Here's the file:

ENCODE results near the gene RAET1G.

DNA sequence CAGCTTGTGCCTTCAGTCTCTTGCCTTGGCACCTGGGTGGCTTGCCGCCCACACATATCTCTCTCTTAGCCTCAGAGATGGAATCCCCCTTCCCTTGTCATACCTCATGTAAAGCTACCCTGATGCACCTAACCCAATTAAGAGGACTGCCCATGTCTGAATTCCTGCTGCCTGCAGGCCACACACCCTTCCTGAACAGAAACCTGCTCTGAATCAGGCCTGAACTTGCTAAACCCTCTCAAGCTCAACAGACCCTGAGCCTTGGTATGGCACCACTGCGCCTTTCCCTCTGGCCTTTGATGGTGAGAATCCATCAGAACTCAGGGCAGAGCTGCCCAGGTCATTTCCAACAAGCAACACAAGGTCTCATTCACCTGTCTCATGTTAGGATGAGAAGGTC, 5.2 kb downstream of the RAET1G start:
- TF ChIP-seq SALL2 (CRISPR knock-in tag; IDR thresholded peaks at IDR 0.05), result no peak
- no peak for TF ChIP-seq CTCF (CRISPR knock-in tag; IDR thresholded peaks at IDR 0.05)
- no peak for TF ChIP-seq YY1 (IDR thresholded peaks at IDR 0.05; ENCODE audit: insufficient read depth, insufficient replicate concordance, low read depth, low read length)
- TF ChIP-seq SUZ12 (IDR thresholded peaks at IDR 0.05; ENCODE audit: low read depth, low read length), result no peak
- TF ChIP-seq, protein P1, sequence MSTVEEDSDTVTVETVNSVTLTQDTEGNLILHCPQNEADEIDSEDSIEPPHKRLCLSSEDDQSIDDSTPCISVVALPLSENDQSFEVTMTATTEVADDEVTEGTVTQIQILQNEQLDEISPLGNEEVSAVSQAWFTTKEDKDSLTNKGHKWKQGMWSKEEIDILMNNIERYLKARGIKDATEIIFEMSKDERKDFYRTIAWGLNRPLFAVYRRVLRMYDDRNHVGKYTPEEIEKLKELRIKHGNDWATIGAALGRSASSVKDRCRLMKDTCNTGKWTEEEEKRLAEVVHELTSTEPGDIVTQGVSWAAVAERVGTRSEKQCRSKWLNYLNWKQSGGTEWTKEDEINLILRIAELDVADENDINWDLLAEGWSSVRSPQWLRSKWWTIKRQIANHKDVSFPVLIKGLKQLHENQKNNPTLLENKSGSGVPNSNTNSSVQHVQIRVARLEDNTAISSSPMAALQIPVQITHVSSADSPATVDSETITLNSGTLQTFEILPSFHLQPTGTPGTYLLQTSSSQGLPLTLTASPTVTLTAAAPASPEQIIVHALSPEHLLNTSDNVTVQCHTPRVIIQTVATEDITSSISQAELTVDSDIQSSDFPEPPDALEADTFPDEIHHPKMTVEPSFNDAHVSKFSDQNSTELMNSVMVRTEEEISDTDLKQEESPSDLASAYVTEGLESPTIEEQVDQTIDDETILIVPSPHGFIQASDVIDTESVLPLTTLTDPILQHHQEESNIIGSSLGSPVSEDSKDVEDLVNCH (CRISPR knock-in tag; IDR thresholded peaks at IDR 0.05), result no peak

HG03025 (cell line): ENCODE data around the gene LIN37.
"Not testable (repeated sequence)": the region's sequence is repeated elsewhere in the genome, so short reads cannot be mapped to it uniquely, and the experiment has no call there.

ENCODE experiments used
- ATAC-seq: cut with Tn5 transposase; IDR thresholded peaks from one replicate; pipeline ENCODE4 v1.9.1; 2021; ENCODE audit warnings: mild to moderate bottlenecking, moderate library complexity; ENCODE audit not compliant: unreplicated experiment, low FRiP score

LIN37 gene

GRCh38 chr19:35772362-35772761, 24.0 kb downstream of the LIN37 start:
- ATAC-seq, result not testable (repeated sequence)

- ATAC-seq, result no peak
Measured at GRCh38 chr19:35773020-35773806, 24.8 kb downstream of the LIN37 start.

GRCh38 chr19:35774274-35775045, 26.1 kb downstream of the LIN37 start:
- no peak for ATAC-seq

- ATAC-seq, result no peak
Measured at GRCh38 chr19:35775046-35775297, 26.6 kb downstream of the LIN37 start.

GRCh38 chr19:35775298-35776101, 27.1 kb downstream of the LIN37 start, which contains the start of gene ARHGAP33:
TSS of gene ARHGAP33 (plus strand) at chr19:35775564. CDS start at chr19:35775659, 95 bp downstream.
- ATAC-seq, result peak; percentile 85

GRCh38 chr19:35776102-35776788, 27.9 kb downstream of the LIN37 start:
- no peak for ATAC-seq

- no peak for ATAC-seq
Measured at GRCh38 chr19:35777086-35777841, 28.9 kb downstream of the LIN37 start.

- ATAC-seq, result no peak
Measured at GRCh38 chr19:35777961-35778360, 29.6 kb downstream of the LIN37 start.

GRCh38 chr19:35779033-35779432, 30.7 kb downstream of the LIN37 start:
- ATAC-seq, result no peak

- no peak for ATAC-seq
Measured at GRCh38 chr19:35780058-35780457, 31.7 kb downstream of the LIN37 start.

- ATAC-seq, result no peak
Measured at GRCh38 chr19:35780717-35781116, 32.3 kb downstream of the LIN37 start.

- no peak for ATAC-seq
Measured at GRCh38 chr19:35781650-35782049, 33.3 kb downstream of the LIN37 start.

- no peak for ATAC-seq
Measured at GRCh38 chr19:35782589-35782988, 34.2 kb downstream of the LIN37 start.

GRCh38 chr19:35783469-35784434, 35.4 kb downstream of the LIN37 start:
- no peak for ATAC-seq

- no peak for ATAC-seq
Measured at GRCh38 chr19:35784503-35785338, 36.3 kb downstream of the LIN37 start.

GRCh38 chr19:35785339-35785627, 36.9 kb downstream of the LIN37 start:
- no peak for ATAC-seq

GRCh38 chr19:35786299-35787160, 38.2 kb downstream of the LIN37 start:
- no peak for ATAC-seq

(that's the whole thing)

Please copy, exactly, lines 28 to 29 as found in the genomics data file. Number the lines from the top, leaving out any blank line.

- ATAC-seq, result no peak
Measured at GRCh38 chr19:35777961-35778360, 29.6 kb downstream of the LIN37 start.